Feel Free, Retail Marketers!
In-store retail marketing ain’t what it used to be. Thanks, shoppers.
Smart, demanding, particular and vocal, today’s shopper seeks more than quality goods on a shelf. She needs acknowledgement, entertainment and interaction. When she goes into a store, she wants an experience. Retail marketers must work harder – and smarter – to grab and hold the shopper’s attention and give her what she wants
Or she simply won’t come back. (And she’ll post a bad review. And she’ll tell her friends. And she’ll call you out on Facebook. And probably blog about her disappointing non-experience.) Retail marketers can’t let that happen. They must listen to the shopper, and innovate historic approaches to in-store display and signage. The push is on.
And it’s the shopper doing the pushing. She’s not giving retail marketers permission; she’s issuing a mandate.
Which is actually a great thing. Thanks, shoppers!
It’s a liberating opportunity. Retail marketers now have the freedom to move forward and break the chains of “we’ve always done it that way.” They can (nay, must!) escape the tyranny of safe ideas. The time has come to declare independence from mediocrity.
So in honor of the Fourth of July, here are a few ways retail marketers can deliver in-store signage and displays that make an experience sparkle:
Show some personality. Who is your brand? Retail marketers must figure that out, and then put that person in front of the shopper. All the visual and psychological details of an in-store marketing look and feel should work together to put that face forward.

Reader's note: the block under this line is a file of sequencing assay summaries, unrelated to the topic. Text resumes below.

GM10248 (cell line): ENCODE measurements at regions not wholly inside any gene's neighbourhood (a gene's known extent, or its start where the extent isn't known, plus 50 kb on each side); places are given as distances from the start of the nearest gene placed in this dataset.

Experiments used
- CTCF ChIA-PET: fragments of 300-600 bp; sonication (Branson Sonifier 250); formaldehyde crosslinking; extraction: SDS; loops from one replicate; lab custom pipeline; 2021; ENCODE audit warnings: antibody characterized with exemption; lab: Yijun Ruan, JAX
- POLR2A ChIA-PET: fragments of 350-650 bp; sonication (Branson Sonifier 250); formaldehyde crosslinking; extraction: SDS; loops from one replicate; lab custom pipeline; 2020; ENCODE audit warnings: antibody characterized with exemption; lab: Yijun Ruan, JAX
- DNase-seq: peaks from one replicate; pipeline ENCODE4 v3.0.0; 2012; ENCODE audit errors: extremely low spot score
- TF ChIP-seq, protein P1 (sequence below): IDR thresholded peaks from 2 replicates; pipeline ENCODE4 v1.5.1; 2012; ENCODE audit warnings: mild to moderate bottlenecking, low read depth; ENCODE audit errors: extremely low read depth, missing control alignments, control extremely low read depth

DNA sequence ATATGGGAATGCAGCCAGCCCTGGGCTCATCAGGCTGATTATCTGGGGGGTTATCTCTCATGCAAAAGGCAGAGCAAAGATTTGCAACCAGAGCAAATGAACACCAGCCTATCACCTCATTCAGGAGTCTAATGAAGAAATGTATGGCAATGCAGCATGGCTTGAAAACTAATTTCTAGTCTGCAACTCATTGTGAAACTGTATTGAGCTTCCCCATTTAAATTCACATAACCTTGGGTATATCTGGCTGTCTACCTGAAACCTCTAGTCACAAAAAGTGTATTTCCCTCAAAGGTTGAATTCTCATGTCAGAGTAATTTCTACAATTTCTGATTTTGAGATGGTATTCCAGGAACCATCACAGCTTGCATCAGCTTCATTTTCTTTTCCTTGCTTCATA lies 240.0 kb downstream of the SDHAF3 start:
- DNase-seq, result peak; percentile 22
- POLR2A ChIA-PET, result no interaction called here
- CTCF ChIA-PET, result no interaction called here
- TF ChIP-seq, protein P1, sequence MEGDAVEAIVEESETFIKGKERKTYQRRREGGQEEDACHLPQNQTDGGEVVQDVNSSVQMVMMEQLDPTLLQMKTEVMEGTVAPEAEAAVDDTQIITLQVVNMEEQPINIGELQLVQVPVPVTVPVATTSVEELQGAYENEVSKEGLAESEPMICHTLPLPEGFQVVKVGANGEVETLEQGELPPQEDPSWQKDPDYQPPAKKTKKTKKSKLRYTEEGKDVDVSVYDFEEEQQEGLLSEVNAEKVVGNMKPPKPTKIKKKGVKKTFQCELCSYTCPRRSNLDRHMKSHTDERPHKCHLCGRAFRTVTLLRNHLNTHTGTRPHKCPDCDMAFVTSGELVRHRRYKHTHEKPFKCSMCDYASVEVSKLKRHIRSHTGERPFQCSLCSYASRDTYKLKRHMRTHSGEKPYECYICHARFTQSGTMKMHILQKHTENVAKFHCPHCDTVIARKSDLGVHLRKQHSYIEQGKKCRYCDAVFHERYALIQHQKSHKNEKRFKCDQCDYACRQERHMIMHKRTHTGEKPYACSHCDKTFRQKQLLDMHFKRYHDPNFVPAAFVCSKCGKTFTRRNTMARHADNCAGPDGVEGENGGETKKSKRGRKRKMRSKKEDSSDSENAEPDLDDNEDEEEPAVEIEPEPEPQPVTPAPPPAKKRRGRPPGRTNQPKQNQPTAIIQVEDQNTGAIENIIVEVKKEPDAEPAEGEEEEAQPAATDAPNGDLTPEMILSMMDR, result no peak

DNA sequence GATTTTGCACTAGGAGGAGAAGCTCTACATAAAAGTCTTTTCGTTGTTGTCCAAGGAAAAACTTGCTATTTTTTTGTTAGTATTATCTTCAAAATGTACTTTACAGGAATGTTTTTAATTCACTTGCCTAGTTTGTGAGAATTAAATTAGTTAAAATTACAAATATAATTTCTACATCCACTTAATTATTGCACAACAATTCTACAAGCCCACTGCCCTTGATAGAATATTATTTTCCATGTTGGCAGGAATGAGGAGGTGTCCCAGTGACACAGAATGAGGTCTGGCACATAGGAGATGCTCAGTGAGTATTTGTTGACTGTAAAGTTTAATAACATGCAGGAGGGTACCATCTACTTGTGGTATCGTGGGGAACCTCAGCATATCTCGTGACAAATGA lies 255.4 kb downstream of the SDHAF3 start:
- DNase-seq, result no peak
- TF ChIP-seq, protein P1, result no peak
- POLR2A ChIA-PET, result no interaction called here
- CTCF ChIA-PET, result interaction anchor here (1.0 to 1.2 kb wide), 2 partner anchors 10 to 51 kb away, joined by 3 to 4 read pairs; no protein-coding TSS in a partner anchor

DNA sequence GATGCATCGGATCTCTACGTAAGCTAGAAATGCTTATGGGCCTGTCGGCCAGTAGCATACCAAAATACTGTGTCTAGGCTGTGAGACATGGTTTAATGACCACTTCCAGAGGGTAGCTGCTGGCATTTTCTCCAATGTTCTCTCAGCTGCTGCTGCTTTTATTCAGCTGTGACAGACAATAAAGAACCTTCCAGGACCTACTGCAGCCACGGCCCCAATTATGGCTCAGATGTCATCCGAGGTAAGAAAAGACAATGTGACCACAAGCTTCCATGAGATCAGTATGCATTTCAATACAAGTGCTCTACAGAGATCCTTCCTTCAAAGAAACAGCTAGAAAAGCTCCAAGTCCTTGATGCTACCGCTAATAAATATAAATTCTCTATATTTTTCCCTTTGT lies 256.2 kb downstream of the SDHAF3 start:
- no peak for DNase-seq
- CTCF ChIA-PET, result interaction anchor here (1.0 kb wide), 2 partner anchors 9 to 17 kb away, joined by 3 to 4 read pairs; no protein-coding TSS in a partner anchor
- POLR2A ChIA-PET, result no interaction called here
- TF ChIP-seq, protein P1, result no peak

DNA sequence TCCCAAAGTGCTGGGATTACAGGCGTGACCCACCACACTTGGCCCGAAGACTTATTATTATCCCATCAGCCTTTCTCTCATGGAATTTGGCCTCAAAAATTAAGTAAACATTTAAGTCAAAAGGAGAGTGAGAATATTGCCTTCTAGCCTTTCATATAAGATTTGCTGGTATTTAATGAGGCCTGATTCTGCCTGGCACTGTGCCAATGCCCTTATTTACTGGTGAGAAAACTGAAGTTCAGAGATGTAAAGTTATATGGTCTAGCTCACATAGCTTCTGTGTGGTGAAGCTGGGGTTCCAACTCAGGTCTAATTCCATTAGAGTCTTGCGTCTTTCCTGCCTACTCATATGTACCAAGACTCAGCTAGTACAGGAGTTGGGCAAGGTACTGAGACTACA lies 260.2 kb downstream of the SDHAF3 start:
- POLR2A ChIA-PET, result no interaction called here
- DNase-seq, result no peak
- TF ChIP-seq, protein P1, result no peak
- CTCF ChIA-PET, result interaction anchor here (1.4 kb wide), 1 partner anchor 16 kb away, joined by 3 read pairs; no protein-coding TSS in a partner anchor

Demonstrate emotion. It’s OK for a brand to have a point of view. It’s good to have strong feelings or a soft spot. Feelings humanize a brand, allowing the subsequent experience to resonate emotionally with the shopper.
Work with new material. What have you always wanted to build a display with? What would be outrageous? Unexpected? The embodiment of brand personality? Unique materials draw the shopper into the display, and speak volumes about the brand essence.
Be provocative. Challenge and delight the eyes and mind of the shopper. Use visuals to plant fresh ideas and prompt unique questions. Mix and curate in a way that makes a surprising statement and impactful experience.
Encourage input. Use displays to open and sustain a conversation with the shopper. Build in mechanisms that seek her opinion and acknowledge her contributions. This can be as simple as a modern take on the survey, or as complicated as live audio and touchscreens. The bottom line is to give the shopper a voice while she is in the store.
Break a rule – on purpose. That’s one of the best things about learning the rules. Once you know them, you can break them. Retail marketers should identify a critical design mandate, and then do the opposite. The result will be in-store signage and displays that defy tradition and bring the shopper back to see what you’ll do next.